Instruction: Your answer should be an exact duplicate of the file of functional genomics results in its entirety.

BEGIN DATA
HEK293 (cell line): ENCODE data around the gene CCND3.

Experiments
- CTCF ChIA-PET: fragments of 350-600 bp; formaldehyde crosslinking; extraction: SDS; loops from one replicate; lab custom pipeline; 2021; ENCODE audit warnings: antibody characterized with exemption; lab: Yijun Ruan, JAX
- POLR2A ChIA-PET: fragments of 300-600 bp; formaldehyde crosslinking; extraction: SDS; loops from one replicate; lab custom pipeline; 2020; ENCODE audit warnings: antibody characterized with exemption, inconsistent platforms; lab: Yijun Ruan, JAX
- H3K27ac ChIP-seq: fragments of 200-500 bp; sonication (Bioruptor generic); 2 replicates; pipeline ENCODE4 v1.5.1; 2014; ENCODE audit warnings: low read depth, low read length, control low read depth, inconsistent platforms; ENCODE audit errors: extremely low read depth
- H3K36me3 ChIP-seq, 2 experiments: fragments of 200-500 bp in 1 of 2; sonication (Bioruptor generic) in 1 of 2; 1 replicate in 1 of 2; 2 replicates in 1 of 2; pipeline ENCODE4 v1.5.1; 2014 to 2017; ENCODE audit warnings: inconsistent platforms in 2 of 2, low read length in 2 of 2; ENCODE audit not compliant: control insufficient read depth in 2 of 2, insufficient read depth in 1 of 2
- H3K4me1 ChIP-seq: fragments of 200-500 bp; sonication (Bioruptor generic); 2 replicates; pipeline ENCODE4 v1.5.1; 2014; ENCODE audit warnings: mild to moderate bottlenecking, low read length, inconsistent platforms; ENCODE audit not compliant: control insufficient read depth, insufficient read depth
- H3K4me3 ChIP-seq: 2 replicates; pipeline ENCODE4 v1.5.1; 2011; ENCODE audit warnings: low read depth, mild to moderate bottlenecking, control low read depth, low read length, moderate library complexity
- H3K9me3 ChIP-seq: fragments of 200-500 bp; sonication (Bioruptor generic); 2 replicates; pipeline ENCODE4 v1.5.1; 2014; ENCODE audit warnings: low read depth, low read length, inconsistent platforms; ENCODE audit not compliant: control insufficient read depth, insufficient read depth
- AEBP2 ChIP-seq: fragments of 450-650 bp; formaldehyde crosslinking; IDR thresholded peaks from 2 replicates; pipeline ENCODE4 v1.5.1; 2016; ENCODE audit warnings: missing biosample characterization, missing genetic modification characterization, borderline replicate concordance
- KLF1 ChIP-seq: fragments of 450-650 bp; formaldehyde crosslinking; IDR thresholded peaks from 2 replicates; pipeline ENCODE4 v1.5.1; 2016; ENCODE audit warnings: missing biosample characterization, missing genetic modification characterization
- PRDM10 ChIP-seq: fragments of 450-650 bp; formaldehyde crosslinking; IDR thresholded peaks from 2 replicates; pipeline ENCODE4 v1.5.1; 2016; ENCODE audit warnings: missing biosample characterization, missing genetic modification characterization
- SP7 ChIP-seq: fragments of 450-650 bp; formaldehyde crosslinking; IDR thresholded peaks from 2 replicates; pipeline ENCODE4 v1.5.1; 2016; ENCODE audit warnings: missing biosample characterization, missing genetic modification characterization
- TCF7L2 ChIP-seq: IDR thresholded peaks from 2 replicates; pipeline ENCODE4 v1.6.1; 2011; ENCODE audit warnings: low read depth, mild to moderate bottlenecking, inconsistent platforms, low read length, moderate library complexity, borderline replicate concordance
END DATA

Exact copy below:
HEK293 (cell line): ENCODE data around the gene CCND3.

Experiments
- CTCF ChIA-PET: fragments of 350-600 bp; formaldehyde crosslinking; extraction: SDS; loops from one replicate; lab custom pipeline; 2021; ENCODE audit warnings: antibody characterized with exemption; lab: Yijun Ruan, JAX
- POLR2A ChIA-PET: fragments of 300-600 bp; formaldehyde crosslinking; extraction: SDS; loops from one replicate; lab custom pipeline; 2020; ENCODE audit warnings: antibody characterized with exemption, inconsistent platforms; lab: Yijun Ruan, JAX
- H3K27ac ChIP-seq: fragments of 200-500 bp; sonication (Bioruptor generic); 2 replicates; pipeline ENCODE4 v1.5.1; 2014; ENCODE audit warnings: low read depth, low read length, control low read depth, inconsistent platforms; ENCODE audit errors: extremely low read depth
- H3K36me3 ChIP-seq, 2 experiments: fragments of 200-500 bp in 1 of 2; sonication (Bioruptor generic) in 1 of 2; 1 replicate in 1 of 2; 2 replicates in 1 of 2; pipeline ENCODE4 v1.5.1; 2014 to 2017; ENCODE audit warnings: inconsistent platforms in 2 of 2, low read length in 2 of 2; ENCODE audit not compliant: control insufficient read depth in 2 of 2, insufficient read depth in 1 of 2
- H3K4me1 ChIP-seq: fragments of 200-500 bp; sonication (Bioruptor generic); 2 replicates; pipeline ENCODE4 v1.5.1; 2014; ENCODE audit warnings: mild to moderate bottlenecking, low read length, inconsistent platforms; ENCODE audit not compliant: control insufficient read depth, insufficient read depth
- H3K4me3 ChIP-seq: 2 replicates; pipeline ENCODE4 v1.5.1; 2011; ENCODE audit warnings: low read depth, mild to moderate bottlenecking, control low read depth, low read length, moderate library complexity
- H3K9me3 ChIP-seq: fragments of 200-500 bp; sonication (Bioruptor generic); 2 replicates; pipeline ENCODE4 v1.5.1; 2014; ENCODE audit warnings: low read depth, low read length, inconsistent platforms; ENCODE audit not compliant: control insufficient read depth, insufficient read depth
- AEBP2 ChIP-seq: fragments of 450-650 bp; formaldehyde crosslinking; IDR thresholded peaks from 2 replicates; pipeline ENCODE4 v1.5.1; 2016; ENCODE audit warnings: missing biosample characterization, missing genetic modification characterization, borderline replicate concordance
- KLF1 ChIP-seq: fragments of 450-650 bp; formaldehyde crosslinking; IDR thresholded peaks from 2 replicates; pipeline ENCODE4 v1.5.1; 2016; ENCODE audit warnings: missing biosample characterization, missing genetic modification characterization
- PRDM10 ChIP-seq: fragments of 450-650 bp; formaldehyde crosslinking; IDR thresholded peaks from 2 replicates; pipeline ENCODE4 v1.5.1; 2016; ENCODE audit warnings: missing biosample characterization, missing genetic modification characterization
- SP7 ChIP-seq: fragments of 450-650 bp; formaldehyde crosslinking; IDR thresholded peaks from 2 replicates; pipeline ENCODE4 v1.5.1; 2016; ENCODE audit warnings: missing biosample characterization, missing genetic modification characterization
- TCF7L2 ChIP-seq: IDR thresholded peaks from 2 replicates; pipeline ENCODE4 v1.6.1; 2011; ENCODE audit warnings: low read depth, mild to moderate bottlenecking, inconsistent platforms, low read length, moderate library complexity, borderline replicate concordance